The Society for Social Work and Research

2014 Annual Conference

January 15-19, 2014 I Grand Hyatt San Antonio I San Antonio, TX

Ssd for R: A Comprehensive Statistical Package to Analyze Single-Subject Research Data

Sunday, January 19, 2014: 8:45 AM-10:30 AM
HBG Convention Center, Room 103B Street Level (San Antonio, TX)
Cluster: Social Work Practice
Charles Auerbach, PhD, Yeshiva University, Wendy Zeitlin Schudrich, PhD, Yeshiva University and Susan Mason, PhD, Yeshiva University
Single-subject research is often used as a method for social workers to assess their own practices.  The notion of evaluating practice has historically been supported by the NASW Code of Ethics (National Association of Social Workers, 2008).  More recently, CSWE’s Educational Policy and Accreditation Standards (EPAS) has promoted engaging in research-informed practice and practice-informed research as one of ten core social work competencies (CSWE, 2008).

Analysis of single-subject research typically occurs on two levels:  visually and statistically (Mattaini, 2010; Rubin & Babbie, 2011).  Visual analysis is the most commonly used approach (Kazdin, 2011; Orme & Combs-Orme, 2012); however, there are situations in which visual analysis alone may not be sufficient.  Statistical analysis may be valuable if observed effects are small; variation is large; effects of the intervention do not appear immediately as phases change; there is no clear trend in the data within phases; or when there may be an issue of autocorrelation, which is nearly impossible to detect through visual inspection alone (Kazdin, 2011; Thyer & Myers, 2011).  

The need for statistical analysis in single-subject designs, however, presents a challenge as analytical methods that are applied to group comparison studies are not appropriate in single-subject research. This is because single-subject research typically compares measured outcome(s) over time under varying conditions, but across the same client unit. Therefore, it is often appropriate to apply different statistical procedures and analysis in single-subject designs than in group comparisons (Kratochwill et al., 2010).  These consist of both parametric and non-parametric methods including analysis of autocorrelation, effect size, regression methods, standard-deviation band analysis, conservative dual criteria analysis, and others (Bloom, Fischer, & Orme, 2009; Fisher, Kelley, & Lomas, 2003; Kratochwill et al., 2010).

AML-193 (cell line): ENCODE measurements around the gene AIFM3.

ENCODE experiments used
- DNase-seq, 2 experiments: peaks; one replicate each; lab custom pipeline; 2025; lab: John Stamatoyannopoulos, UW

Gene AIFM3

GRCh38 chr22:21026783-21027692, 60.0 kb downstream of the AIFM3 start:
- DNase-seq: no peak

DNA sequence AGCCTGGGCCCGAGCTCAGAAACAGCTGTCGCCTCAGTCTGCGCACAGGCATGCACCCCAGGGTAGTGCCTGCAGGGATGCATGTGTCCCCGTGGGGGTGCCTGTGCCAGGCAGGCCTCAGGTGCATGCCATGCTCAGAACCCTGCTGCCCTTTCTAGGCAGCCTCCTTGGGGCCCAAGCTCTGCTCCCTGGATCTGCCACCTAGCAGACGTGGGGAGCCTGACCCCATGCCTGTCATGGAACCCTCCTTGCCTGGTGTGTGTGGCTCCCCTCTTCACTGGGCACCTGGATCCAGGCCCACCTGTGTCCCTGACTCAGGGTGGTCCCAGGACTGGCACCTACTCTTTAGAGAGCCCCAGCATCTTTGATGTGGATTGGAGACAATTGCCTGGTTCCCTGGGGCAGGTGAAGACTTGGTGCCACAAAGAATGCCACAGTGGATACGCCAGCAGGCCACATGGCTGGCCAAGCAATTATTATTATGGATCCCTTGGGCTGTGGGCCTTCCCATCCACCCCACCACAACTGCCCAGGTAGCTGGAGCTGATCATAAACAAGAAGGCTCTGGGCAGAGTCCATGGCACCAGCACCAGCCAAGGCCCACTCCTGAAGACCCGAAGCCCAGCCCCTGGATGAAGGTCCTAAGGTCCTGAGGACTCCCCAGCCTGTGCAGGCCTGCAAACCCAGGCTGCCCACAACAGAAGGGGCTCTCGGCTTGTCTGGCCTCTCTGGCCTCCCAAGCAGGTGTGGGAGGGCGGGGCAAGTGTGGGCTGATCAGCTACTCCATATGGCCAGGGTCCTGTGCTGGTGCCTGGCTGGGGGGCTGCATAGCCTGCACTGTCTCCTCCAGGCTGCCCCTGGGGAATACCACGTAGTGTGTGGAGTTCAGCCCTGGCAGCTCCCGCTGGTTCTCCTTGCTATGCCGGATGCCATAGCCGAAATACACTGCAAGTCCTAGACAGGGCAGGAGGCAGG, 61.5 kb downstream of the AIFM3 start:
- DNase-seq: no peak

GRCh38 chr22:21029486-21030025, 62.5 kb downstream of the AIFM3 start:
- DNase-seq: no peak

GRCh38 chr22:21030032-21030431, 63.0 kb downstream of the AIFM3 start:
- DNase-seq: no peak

Until now, there has been little in the way of software to help those interested in conducting single-subject research collect, analyze, and interpret their data.  SINGWIN was the first software package developed specifically for the analysis of single-system data (Auerbach, Schnall, & Heft-LaPorte, 2009).  SINGWIN, however, has some limitations: data entry is restricted to a single behavior, group data cannot be analyzed, it works only in a Windows environment, and most procedures are limited to A-B designs.

Because of these limitations, a new software application has been developed to analyze single-subject data in the social sciences.  This new application, named SSD for R, has capabilities that may make it more suitable for advanced, publishable research.  SSD for Ris a comprehensive package of statistical tests that produces accompanying graphs for almost every function.  These include, among others, tests of autocorrelation, t-tests, effect sizes, chi-square analyses, conservative-dual criteria analysis and SPC charts.

In this workshop, participants will be shown where and how to download the software and functions free-of-charge and will be given the opportunity to walk through the use of these functions by tracking a hypothetical client through a practice evaluation study. Participants will be given resources to enable them to use this package with their students and in their own research.

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